Committee Connection

ASCO Recommends Appropriate Weight-based Dosing of Cytotoxic Chemotherapy for Obese Patients

29 Jun 2012 6:32 PM

July 2012: In order to assist oncologists in providing optimal curative care to patients who are overweight or obese, ASCO recently released a clinical practice guideline on “Appropriate Chemotherapy Dosing for Obese Adult Patients With Cancer,” which covers both intravenous and oral chemotherapy.

“This guideline will reduce the uncertainty and variation of chemotherapy dosing in clinical practice and result in more consistent evidence-based treatment and improved clinical outcomes,” said Gary H. Lyman, MD, MPH, FASCO, FRCP, of Duke University School of Medicine and Co-Chair of the Expert Panel that developed the recommendations.

The guideline highlights the fact that many overweight and obese patients receive limited or reduced chemotherapy doses and discusses the evidence for using actual body weight to determine the appropriate cytotoxic chemotherapy dosing essential for cure. More than 60% of U.S. adults have a body mass index (BMI) over 25% and are considered overweight or obese.

Safety and importance
Based on the Expert Panel’s literature review, practice pattern studies demonstrate that up to 40% of obese patients receive limited chemotherapy doses that are not based on actual body weight. Concerns about toxicity or overdosing in obese patients with cancer, based on the use of actual body weight, are unfounded. Studies confirm the safety and importance of full weight-based dosing. For example, even when chemotherapy doses are calculated according to actual body weight, obese patients are less likely to have bone marrow suppression.

“Many oncologists are not aware that full weight-based doses are used in patients on clinical trials. Disseminating the evidence against dose limits is one way to overcome the underdosing we have seen in up to 40% of patients. This is particularly important given the prevalence of obesity and the relationship between obesity and cancer incidence and outcome,” said Jennifer J. Griggs, MD, MPH, of the University of Michigan and an Expert Panel Co-Chair.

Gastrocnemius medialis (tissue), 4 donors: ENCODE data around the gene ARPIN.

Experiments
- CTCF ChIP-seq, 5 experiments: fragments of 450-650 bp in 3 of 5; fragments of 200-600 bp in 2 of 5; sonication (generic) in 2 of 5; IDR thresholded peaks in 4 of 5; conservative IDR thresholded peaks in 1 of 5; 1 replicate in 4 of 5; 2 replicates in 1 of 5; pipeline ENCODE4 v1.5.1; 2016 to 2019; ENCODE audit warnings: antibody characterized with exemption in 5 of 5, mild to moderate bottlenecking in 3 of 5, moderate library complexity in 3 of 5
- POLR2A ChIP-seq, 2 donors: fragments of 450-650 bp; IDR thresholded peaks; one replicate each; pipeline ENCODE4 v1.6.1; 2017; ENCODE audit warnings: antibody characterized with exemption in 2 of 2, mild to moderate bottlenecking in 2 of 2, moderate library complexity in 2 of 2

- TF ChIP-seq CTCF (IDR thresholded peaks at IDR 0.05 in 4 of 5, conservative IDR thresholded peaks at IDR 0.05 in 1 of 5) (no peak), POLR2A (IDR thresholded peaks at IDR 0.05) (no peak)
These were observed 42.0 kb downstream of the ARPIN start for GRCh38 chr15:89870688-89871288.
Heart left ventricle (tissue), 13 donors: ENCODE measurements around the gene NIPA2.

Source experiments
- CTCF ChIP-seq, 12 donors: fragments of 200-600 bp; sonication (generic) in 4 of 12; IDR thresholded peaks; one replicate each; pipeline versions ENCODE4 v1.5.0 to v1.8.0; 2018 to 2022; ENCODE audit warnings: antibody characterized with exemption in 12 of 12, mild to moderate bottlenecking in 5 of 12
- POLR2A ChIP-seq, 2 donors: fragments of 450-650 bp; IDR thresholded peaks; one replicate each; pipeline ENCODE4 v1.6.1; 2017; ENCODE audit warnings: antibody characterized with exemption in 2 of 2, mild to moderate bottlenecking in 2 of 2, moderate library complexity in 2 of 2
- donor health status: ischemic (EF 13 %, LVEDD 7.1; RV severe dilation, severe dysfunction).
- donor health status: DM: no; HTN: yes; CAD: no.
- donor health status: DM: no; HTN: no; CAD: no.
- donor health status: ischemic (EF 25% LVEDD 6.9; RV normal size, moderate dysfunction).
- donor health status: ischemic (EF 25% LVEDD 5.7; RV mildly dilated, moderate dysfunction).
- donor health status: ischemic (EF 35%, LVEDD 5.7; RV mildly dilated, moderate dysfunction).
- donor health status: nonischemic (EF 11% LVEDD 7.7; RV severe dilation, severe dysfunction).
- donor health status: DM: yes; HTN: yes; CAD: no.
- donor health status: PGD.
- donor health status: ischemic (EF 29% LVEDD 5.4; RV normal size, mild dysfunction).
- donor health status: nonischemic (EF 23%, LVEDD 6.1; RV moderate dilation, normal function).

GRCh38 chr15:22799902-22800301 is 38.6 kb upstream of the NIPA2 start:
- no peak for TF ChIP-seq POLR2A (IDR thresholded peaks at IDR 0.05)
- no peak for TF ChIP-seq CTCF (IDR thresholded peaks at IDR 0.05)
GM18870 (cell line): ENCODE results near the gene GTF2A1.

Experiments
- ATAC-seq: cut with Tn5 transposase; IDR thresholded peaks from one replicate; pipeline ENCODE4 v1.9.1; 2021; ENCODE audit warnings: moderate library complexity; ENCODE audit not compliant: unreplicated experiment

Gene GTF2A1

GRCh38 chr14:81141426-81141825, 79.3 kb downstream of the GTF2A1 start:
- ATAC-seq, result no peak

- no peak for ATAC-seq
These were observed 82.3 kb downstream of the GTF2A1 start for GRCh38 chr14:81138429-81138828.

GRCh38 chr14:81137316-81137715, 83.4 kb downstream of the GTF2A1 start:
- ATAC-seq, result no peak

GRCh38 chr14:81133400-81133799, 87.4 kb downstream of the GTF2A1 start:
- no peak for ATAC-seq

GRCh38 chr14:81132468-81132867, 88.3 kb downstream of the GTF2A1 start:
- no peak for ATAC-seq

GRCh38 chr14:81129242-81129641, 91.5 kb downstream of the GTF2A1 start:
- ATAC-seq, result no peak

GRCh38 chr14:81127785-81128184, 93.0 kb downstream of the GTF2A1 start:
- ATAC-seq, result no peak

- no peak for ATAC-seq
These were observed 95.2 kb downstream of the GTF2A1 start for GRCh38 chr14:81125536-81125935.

According to the guideline, clinicians should order and deliver chemotherapy doses based on a patient’s actual body weight. Toxicity is no greater for obese patients with appropriate dosing although comorbidities must always be considered. If dose is reduced as a result of toxicity, the clinician should consider returning to the appropriate weight-based dose when the toxicity is resolved and monitoring the patient’s reaction carefully. There are potential serious harms in underdosing patients who are obese in that efficacy may be compromised. The potential benefits of weight-based dosing include maximizing the potential benefit of chemotherapy.

Exceptions to this general recommendation, where fixed doses are acceptable, are noted within the full guideline.

Clinical resources, tools, and further reading are available, including: This new guideline topic for ASCO was published online by the Journal of Clinical Oncology in April 2012, and in print, May 1, 2012; a summary was published in the Journal of Oncology Practice.

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